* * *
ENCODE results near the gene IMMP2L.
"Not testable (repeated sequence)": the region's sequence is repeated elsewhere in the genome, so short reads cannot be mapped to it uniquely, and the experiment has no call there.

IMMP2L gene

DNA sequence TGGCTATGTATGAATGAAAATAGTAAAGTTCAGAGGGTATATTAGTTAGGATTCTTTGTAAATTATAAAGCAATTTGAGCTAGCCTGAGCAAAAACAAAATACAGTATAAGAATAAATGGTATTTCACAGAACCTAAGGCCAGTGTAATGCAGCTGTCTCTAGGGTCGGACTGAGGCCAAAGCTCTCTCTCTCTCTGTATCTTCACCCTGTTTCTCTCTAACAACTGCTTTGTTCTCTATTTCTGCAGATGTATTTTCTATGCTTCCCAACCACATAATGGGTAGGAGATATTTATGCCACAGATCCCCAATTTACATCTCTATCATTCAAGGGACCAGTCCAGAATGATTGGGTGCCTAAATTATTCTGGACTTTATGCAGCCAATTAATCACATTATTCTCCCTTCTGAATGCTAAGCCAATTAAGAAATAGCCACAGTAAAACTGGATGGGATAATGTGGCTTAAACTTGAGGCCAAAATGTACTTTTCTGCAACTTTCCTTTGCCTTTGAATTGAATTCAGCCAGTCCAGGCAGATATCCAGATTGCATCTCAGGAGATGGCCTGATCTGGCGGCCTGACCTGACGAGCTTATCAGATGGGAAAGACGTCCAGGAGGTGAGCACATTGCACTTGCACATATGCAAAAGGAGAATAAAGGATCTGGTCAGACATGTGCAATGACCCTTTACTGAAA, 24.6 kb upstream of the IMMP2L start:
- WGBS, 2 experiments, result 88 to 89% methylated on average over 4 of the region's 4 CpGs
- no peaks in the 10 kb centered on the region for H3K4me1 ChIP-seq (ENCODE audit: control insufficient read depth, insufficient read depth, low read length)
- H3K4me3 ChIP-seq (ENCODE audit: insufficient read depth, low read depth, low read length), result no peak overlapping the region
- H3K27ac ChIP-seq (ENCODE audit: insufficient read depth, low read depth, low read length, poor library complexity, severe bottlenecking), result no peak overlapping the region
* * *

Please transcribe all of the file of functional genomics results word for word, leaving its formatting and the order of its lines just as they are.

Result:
ENCODE results near the gene IMMP2L.
"Not testable (repeated sequence)": the region's sequence is repeated elsewhere in the genome, so short reads cannot be mapped to it uniquely, and the experiment has no call there.

IMMP2L gene

DNA sequence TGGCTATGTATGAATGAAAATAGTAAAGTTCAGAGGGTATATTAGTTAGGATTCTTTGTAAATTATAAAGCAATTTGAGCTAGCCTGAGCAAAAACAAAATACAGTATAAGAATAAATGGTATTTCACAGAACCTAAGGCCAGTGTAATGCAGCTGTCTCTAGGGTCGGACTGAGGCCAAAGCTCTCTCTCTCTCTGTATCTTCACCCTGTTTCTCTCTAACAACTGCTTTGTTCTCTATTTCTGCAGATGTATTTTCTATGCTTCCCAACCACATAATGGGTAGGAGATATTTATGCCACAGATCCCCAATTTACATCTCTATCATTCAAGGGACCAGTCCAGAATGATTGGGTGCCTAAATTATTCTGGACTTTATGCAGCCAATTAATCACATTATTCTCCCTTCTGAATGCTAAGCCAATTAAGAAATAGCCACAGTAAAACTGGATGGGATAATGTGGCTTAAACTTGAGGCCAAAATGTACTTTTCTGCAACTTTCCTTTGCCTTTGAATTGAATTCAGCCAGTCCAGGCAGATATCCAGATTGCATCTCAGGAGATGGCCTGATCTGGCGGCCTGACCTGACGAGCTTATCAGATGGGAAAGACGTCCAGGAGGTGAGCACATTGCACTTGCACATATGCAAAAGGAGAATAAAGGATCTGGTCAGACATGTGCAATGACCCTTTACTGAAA, 24.6 kb upstream of the IMMP2L start:
- WGBS, 2 experiments, result 88 to 89% methylated on average over 4 of the region's 4 CpGs
- no peaks in the 10 kb centered on the region for H3K4me1 ChIP-seq (ENCODE audit: control insufficient read depth, insufficient read depth, low read length)
- H3K4me3 ChIP-seq (ENCODE audit: insufficient read depth, low read depth, low read length), result no peak overlapping the region
- H3K27ac ChIP-seq (ENCODE audit: insufficient read depth, low read depth, low read length, poor library complexity, severe bottlenecking), result no peak overlapping the region